The majority of people diagnosed with PI have defects in their immune system’s ability to make antibodies to fight infections. These illnesses, such as common variable immune deficiency (CVID), X-linked agammaglobulinemia (XLA), and other disorders, are characterized by a lack of and/or impaired antibody function. Consequently, individuals with these PIs rely on life-long, life-saving immunoglobulin (Ig) replacement therapy. Ig comes from human plasma and is used to replace the antibodies that are needed to protect them from life-threatening infections.
Immunoglobulin, also known as gamma globulin or immune globulin, refers to the component of blood plasma that contains immunoglobulins or antibodies. These antibodies are used in the body to neutralize bacteria and viruses. They are large, Y-shaped proteins produced by specialized lymphocytes called plasma cells. The immunoglobulins in the serum or plasma are IgG, IgM, IgA, IgD, and IgE. Individuals who are unable to produce adequate amounts of antibodies may benefit from Ig replacement therapy. Only the IgG is purified from the plasma to produce therapeutic Ig products, so Ig used for treatment contains 95-98% pure IgG with small amounts of other plasma proteins including some IgA. Ig replacement therapy was first used to prevent infectious diseases in World War II and was first given as treatment for PI in 1952.
Ig is prepared from the plasma collected from a large number of individuals with a normal immune system, usually between 10,000-50,000, and who have been carefully screened to make sure that they are healthy and do not harbor certain infectious diseases. There are multiple safety steps in the production of Ig. Donor screening, viral removal, and inactivation of viruses are crucial to safe manufacturing.
All plasma donors undergo a very rigorous screening process and cannot give their plasma unless they pass this screening. Donors are asked specific questions about risk factors that could affect the safety of the donation and are deferred from donation if risk factors are identified. Plasma collection centers can look at the donation history for each donor. The U.S. Food and Drug Administration (FDA) also requires centers to maintain lists of unsuitable donors to prevent further donations from these rejected donors. As an added protection, donors must return to donate within a set timeframe for rescreening. If a donor does not return within that timeframe, their prior plasma donation will be discarded.
The first step in Ig production is to remove all the red and white blood cells. This is frequently done right as it comes out of the donor’s arm by a process called plasmapheresis, which collects plasma and then returns the red and white cells directly back to the donor.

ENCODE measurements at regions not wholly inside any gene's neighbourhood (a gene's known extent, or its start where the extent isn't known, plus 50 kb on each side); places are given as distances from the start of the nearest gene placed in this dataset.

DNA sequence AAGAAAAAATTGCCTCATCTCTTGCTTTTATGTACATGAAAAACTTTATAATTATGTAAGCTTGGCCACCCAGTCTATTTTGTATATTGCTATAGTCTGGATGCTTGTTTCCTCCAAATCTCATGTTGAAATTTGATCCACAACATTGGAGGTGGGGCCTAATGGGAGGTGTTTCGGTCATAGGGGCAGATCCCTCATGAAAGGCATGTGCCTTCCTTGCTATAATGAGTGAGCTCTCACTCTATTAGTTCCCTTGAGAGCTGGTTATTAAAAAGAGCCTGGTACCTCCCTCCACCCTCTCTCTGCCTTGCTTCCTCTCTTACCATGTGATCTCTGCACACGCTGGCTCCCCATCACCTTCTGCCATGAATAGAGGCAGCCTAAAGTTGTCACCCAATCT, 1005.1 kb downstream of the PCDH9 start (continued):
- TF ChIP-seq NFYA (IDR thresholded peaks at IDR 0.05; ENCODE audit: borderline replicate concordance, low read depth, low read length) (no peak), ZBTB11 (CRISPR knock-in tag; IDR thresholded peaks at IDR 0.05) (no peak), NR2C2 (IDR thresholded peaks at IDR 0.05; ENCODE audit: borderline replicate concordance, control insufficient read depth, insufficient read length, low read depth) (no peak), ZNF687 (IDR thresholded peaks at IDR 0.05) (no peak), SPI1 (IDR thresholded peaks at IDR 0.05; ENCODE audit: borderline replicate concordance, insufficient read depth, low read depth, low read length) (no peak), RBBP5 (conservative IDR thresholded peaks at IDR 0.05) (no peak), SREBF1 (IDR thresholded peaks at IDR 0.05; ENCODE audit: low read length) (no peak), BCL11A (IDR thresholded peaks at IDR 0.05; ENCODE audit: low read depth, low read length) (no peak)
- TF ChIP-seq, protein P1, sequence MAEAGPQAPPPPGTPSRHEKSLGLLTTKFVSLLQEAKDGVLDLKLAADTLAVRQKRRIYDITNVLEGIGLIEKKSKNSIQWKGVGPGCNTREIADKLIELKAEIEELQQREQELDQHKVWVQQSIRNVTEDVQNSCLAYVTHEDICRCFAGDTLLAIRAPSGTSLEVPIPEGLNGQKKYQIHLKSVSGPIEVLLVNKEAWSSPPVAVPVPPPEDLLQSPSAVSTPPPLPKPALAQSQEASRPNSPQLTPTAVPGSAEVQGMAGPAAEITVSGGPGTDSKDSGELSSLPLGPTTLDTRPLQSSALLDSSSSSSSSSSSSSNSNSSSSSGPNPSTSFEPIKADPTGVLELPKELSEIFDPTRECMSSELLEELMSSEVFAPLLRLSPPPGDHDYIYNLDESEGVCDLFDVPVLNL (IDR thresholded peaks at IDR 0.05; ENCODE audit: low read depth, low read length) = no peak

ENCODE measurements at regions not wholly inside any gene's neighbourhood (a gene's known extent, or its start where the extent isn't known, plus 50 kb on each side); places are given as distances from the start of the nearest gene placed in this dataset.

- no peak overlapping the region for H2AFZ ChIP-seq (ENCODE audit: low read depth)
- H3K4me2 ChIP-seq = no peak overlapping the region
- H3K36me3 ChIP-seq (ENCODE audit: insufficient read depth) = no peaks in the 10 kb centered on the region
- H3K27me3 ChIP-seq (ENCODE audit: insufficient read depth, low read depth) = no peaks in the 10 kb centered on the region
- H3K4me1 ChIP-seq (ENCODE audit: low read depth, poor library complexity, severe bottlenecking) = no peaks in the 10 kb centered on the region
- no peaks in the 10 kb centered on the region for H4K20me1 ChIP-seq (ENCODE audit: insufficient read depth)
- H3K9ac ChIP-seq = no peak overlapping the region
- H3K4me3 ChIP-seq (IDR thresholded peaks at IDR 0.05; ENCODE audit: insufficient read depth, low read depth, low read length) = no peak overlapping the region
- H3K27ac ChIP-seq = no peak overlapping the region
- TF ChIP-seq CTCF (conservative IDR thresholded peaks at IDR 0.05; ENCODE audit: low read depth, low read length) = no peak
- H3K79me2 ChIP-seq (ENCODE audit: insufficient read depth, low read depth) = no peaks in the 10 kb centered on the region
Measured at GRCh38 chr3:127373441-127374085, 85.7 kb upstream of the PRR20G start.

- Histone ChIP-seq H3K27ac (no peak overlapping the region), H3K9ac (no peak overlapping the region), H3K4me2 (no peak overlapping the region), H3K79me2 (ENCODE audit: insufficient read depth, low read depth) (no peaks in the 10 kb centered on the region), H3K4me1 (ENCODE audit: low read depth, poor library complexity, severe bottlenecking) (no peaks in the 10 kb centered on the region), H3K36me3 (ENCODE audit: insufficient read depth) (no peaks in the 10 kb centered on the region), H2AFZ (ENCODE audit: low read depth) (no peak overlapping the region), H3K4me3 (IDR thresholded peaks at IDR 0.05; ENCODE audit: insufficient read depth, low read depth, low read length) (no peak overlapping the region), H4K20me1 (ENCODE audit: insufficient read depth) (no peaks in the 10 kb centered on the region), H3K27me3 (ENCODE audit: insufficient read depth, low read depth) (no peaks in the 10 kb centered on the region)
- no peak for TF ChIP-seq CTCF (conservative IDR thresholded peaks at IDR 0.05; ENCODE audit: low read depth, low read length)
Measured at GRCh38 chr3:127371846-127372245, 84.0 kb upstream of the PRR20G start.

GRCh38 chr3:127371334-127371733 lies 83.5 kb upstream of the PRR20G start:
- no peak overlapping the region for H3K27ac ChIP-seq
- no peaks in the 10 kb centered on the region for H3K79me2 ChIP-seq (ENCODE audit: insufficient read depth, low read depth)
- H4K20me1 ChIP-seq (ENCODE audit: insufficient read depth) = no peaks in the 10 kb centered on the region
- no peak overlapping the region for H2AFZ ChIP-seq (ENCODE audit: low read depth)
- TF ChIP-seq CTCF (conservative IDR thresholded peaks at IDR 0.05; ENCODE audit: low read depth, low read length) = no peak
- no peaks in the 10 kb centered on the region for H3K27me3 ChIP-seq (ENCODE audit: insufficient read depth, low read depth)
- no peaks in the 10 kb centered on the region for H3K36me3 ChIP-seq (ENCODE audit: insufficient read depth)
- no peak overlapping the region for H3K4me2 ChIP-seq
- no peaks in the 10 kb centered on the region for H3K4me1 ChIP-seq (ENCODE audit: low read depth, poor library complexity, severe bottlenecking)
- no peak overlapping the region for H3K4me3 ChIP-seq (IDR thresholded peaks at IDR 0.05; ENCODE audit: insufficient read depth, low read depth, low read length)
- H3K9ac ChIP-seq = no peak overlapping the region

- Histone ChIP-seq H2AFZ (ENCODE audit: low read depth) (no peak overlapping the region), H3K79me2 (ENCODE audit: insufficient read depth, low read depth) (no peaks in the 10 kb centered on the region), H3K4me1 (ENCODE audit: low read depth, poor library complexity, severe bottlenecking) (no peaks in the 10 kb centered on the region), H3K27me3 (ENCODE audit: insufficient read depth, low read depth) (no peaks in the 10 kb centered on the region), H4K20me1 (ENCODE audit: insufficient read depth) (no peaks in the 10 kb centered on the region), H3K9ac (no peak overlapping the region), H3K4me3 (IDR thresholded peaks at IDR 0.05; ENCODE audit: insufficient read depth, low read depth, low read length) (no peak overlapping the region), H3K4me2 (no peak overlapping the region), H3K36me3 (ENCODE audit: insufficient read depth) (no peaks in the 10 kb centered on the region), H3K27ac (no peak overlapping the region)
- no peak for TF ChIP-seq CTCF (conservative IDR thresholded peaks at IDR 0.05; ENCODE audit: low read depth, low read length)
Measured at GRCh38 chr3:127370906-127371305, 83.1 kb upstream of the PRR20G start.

After donation, the individually donated plasma is tested for infectious agents before being pooled with plasma from other donors. Once the plasma is pooled, the entire pool is tested for HIV and hepatitis A, B, and C viruses. The pooled plasma is then divided up and different methods of fractionation and filtration help to separate out the actual IgG molecule. At multiple times throughout this process, the pool is tested for viral safety before additional safety measures are implemented.
Ig replacement therapy only partly replaces what the body should be making, and it does not stimulate the patient’s own immune system to make more Ig. The Ig only provides temporary protection. Most antibodies, whether produced by the patient’s own immune system or given in the form of Ig replacement, are used up or “metabolized” by the body and must be constantly replenished.
Approximately half of the infused antibodies are metabolized over three to four weeks, so repeat doses of Ig are required at regular intervals. Depending on the route of administration, this may be done by giving small infusions under the skin (subcutaneous immunoglobulin or SCIG) weekly or as often as every one to three days, or by giving larger intravenous immunoglobulin (IVIG) infusions once every three or four weeks. Since Ig only replaces the missing end product but does not correct the patient’s defect in antibody production, Ig replacement is usually necessary for the patient’s lifetime.
This is why donating plasma matters.
The more plasma that is donated, the more product can be made. The process by which human plasma is collected, tested, and eventually fractionated into plasma products, like Ig, is complex. The impact is simple. Ig replacement therapy is lifesaving; it can reduce the susceptibility to infections, optimize patient health, and improve their quality of life. Therefore, plasma donors are lifesavers, saving millions of lives around the world each year.
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